Spam Sales Are Through the Roof As People Stay Safe at Home

In fact, 2020 sales have been breaking records.

In this time of safe-at-home Zoom meetings and obsessively checking email (at least if you’re working from home), “spam” is the stuff that you immediately delete from your inbox. Somewhat ironically, this unprecedented situation has brought more popularity to the other spam: the Spam you might have sitting in your pantry.

While the coronavirus outbreak has been heartbreakingly tough for many businesses—movie theaters, restaurants, etc.—it’s had the opposite effect on good ol’ Spam. The canned meat is showing up on a huge number of grocery lists.

Spam’s on the Rise

Spam was already having a decent year before the pandemic…and the year before that, and the year before that. In fact, 2020 has been the brand’s sixth consecutive year of record-setting sales, according to Hormel’s CEO. With people stocking their pantries with stuff that has a long shelf life, it’s no surprise folks are adding Spam to their carts.

And there’s plenty to like about Spam besides its far-away expiration date. For those who haven’t tried it, there are only six ingredients in that iconic blue can: pork with ham, salt, water, potato starch, sugar and sodium nitrite. Some say it tastes like chicken. It’s versatile, and it can be used in a variety of dishes. It’s so popular in Hawaii that it’s offered as a breakfast item at McDonald’s!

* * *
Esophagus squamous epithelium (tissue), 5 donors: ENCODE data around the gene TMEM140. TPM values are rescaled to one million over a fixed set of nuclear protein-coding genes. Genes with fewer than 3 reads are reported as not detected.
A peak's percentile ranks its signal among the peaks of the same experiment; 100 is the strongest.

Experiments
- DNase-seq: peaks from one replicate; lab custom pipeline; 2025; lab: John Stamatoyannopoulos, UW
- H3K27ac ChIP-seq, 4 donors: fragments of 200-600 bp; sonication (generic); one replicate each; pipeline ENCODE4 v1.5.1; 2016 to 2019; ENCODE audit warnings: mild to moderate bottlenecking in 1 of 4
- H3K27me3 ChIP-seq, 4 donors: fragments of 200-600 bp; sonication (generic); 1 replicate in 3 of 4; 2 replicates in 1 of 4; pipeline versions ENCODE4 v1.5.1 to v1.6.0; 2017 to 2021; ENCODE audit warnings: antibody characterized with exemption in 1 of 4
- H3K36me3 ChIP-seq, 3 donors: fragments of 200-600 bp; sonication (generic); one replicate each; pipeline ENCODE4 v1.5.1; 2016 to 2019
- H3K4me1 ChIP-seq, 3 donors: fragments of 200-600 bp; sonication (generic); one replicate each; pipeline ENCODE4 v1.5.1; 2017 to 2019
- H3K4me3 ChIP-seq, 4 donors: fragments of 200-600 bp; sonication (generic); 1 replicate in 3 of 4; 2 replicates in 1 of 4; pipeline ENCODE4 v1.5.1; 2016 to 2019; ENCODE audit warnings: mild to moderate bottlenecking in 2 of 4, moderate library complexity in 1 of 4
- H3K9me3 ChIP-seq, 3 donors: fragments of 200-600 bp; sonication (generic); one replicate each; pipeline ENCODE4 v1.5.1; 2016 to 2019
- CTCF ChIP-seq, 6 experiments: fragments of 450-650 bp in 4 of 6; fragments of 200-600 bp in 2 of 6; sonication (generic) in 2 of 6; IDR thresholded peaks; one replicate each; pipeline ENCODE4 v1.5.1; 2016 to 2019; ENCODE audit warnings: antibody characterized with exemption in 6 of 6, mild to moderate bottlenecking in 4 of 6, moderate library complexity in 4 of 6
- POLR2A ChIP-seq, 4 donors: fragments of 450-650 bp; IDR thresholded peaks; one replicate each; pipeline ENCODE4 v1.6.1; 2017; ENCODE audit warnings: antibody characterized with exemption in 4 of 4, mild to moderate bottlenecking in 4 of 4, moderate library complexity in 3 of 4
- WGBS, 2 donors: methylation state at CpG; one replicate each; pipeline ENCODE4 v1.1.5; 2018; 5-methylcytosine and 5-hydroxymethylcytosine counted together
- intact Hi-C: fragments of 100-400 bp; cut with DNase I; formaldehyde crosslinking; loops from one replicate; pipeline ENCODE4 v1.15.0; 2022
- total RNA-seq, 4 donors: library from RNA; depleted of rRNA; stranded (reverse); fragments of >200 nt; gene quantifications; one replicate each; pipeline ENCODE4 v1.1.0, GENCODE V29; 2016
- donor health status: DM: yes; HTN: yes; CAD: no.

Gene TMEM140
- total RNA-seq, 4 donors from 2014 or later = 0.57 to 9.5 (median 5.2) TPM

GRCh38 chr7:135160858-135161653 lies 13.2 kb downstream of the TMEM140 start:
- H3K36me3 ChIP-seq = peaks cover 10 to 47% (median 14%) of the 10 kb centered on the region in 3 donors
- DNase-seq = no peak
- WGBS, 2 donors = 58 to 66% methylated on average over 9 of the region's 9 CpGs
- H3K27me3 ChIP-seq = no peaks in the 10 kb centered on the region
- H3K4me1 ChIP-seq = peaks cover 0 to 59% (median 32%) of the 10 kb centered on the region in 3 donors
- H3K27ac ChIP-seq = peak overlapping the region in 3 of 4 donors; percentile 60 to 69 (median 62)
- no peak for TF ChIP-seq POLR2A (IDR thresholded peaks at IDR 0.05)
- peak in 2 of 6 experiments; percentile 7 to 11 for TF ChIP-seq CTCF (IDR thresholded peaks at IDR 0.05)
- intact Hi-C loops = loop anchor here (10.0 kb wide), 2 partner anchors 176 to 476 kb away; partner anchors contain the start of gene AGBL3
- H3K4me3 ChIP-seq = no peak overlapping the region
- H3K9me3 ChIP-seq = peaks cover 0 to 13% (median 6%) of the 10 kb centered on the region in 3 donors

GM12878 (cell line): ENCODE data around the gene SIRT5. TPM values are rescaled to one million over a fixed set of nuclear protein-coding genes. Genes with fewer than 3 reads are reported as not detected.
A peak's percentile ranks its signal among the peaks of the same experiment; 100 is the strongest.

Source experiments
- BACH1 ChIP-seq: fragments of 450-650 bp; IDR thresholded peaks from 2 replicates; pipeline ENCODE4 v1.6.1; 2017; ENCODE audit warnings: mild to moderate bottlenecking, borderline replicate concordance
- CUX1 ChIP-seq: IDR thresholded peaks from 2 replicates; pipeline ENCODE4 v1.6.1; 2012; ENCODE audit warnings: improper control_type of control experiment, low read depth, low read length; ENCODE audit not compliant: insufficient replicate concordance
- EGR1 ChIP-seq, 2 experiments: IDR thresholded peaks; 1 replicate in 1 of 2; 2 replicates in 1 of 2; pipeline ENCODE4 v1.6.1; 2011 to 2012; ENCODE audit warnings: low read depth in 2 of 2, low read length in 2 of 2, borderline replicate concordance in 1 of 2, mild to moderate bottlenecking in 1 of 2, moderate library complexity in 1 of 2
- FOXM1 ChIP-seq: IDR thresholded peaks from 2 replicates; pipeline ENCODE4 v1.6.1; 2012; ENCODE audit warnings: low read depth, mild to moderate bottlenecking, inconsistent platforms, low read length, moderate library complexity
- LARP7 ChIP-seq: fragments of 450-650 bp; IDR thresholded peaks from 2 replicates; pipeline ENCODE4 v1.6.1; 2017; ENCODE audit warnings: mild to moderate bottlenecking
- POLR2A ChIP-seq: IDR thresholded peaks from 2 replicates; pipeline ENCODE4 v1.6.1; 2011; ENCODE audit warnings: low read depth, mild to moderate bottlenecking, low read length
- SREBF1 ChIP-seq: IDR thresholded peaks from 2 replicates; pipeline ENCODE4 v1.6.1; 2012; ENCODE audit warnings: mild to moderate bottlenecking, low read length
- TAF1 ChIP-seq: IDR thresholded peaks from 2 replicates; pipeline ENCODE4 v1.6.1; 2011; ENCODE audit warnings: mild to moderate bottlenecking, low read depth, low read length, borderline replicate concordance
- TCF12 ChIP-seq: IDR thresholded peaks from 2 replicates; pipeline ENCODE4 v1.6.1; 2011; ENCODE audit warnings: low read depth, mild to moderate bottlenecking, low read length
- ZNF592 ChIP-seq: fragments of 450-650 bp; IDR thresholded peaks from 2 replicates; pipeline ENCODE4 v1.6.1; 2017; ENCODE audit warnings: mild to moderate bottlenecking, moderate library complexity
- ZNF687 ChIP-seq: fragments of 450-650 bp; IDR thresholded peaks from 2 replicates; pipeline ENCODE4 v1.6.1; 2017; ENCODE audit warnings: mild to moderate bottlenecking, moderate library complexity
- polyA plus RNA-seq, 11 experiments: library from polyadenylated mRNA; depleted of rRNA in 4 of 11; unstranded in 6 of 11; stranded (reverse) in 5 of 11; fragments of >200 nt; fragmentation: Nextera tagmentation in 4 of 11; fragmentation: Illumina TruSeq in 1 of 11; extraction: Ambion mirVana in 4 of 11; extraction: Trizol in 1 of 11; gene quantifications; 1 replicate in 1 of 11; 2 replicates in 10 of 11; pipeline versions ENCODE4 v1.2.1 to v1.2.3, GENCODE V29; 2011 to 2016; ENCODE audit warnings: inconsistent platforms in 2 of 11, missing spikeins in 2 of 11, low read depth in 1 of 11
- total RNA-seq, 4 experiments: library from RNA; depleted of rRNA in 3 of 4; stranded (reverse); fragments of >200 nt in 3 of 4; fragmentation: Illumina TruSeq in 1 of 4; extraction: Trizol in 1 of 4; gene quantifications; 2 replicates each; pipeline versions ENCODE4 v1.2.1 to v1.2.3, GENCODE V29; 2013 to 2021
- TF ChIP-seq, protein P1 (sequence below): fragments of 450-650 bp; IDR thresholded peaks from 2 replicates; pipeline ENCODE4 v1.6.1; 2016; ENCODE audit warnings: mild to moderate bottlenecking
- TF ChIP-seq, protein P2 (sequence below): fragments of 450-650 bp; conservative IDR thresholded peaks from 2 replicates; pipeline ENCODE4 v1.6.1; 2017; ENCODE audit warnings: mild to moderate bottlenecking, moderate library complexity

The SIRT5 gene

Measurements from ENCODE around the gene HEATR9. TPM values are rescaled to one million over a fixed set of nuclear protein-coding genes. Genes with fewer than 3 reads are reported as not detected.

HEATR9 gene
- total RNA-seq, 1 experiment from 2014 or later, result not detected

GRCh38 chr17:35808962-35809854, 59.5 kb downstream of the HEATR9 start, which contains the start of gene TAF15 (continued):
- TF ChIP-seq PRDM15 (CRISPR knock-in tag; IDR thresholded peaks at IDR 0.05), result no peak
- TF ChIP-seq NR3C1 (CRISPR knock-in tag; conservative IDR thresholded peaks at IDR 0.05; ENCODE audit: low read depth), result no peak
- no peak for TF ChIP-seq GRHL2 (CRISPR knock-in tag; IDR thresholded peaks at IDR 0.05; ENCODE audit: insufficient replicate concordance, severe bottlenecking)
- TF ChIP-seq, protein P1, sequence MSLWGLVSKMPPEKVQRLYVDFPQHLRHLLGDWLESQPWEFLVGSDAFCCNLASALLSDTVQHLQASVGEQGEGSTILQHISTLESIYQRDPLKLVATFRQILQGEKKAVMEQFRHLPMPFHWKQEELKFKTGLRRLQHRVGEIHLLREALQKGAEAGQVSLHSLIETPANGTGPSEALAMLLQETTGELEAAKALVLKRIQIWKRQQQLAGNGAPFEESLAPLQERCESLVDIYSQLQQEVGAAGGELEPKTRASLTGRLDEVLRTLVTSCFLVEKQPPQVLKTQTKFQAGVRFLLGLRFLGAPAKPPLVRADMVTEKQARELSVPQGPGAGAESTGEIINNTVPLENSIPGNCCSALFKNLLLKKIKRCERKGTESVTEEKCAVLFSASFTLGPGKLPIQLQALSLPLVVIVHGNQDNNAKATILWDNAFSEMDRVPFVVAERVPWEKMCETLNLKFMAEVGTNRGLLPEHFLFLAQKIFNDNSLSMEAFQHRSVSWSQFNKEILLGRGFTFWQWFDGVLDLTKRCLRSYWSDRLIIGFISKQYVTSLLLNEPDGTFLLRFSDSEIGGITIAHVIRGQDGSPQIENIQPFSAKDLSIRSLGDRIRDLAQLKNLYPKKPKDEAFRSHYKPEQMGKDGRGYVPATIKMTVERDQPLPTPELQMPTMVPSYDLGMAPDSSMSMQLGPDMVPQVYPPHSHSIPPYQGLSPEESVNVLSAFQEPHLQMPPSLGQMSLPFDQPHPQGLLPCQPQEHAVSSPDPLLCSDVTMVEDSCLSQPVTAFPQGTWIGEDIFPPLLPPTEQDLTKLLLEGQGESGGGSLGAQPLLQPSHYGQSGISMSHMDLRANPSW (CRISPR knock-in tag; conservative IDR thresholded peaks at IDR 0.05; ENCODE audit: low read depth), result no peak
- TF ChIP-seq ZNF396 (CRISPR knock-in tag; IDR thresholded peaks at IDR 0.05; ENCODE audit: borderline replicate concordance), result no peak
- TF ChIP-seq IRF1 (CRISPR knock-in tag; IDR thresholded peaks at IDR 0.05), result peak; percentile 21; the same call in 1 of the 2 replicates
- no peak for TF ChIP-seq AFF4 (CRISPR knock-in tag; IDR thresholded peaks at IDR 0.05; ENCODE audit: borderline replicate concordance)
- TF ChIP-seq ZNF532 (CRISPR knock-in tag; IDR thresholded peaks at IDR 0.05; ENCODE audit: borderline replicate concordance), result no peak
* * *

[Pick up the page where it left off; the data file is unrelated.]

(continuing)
What Can I Make with Spam?

You can create plenty of meals, beyond cold Spam sandwiches, with this tinned meat. It’s a shoo-in at breakfast: try skillet hash or bacon-wrapped Spam bites. Or substitute Spam in any of these recipes for leftover ham.

The possibilities are truly endless. And hey, with recipes like these, maybe by the time quarantine’s over, we’ll all smile when we think of “spam.”

Next up: These food brands are way older than you thought.

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Emily Hannemann
Emily adores both food and writing, so combining those passions as a writer for Taste of Home makes perfect sense. Her work has also appeared in Birds & Blooms and on TV Insider. When she’s not eating peanut butter straight from the jar, you'll find her running or birdwatching. Emily is currently a journalism graduate student at the University of Missouri.